Whoopty doo. What does it all mean, Basil? ... UTEP might not have had the firepower to keep up with Texas Tech in the second half, but it was a decent stepping-stone game in the emergence of Trevor Vittatoe as a passer. He struggled way too much with his accuracy, but he connected on a few nice passes in the first quarter before the Red Raiders woke up. To beat New Mexico State, he'll need to bomb away even more, and RB Marcus Thomas will have to build on this nice performance. Defensively, Braxton Amy had a tremendous game with 16 tackles, 13 of them solo.

Sept. 1
UTEP 10 ... New Mexico 6
New Mexico outgained UTEP 379 yards to 195, but the Miners got the one big play it had to have with a 36-yard Terrell Jackson touchdown run early in the fourth quarter. The Miner defense held, as hit had all game long allowing  John Sullivan field goals from 20 and 40 yards out. UTEP scored first on the game's opening drive on a 51-yard Jose Martinez field goal.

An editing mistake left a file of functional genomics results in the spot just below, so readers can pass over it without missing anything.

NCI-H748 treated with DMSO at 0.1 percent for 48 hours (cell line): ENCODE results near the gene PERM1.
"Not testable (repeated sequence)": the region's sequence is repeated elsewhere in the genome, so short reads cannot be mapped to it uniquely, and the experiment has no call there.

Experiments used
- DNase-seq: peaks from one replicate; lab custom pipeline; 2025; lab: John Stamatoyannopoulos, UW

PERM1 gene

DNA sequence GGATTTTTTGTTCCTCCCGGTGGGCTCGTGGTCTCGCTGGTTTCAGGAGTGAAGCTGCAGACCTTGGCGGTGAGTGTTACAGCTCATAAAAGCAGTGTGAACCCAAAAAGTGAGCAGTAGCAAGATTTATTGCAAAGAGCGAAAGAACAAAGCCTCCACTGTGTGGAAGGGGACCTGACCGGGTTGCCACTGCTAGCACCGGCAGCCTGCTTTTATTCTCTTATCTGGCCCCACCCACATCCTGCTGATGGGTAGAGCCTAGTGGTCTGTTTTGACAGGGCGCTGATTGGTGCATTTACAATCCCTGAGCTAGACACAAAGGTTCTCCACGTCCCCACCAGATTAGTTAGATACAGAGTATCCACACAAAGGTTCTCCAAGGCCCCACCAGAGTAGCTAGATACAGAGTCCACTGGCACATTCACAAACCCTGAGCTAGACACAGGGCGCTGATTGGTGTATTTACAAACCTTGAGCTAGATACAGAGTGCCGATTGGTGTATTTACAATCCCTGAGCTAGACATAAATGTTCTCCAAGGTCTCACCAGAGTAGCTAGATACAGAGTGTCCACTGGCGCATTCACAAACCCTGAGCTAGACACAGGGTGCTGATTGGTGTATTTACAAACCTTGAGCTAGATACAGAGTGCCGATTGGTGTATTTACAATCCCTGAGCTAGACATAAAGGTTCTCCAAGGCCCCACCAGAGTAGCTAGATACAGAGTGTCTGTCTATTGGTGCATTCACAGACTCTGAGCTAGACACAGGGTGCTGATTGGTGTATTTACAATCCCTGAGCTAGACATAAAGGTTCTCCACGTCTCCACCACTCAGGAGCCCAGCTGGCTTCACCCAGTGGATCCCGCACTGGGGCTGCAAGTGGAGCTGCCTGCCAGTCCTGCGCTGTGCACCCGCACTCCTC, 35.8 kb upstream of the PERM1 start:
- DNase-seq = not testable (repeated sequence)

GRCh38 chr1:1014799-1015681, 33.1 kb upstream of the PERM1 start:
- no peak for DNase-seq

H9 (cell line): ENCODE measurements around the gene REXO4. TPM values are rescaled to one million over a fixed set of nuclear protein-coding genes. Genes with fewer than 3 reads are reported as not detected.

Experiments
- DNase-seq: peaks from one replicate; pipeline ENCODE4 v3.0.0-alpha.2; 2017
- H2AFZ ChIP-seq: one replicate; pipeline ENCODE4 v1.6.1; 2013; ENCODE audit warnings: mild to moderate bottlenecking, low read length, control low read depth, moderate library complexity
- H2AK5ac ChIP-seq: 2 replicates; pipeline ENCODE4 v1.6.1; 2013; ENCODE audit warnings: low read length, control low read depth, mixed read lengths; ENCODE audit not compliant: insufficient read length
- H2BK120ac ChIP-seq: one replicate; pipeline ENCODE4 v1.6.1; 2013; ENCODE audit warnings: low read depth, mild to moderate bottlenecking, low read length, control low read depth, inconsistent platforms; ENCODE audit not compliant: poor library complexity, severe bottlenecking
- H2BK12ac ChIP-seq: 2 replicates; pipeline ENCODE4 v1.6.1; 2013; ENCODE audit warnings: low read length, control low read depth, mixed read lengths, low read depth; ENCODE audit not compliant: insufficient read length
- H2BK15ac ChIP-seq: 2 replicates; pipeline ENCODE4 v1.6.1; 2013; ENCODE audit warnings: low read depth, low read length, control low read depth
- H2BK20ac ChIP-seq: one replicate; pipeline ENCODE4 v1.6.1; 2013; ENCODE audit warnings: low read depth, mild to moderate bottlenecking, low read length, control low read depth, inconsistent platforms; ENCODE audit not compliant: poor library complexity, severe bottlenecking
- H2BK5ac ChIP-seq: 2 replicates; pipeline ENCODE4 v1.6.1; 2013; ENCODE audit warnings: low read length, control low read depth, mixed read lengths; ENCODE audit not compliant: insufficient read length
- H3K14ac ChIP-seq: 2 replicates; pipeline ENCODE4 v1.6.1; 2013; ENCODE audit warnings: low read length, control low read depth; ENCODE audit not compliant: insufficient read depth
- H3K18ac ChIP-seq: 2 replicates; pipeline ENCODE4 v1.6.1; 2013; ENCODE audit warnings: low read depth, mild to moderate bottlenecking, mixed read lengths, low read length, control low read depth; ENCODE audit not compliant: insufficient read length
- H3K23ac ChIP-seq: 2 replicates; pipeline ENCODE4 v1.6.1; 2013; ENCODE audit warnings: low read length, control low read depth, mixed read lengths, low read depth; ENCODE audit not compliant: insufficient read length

Player of the game: UTEP S Quintin Demps made 17 tackles with two tackles for loss and broke up a pass
Stat Leaders: New Mexico - Passing: Trevor Vittatoe, 6-21, 59 yds
Rushing: Terrell Jackson, 11-70, 1 TD. Receiving: Jeff Moturi, 3-22
UTEP - Passing: Donovan Porterie, 25-39, 190 yds
Rushing:
Rodney Ferguson, 32-128. Receiving: Marcus Smith, 11-77
Whoopty doo. What does it all mean, Basil? ... UTEP might have come away with a win over New Mexico, but it was as ugly as it gets. Basically, the Miners got one good offensive play, the Terrell Jackson touchdown run for the winning points, and did nothing else. It's a long way from the Jordan Palmer days as Trevor Vittatoe struggled mightily to complete the most basic passes. He'd better get in tune with his targets in a hurry, or the Texas Tech game next week will be a nightmare.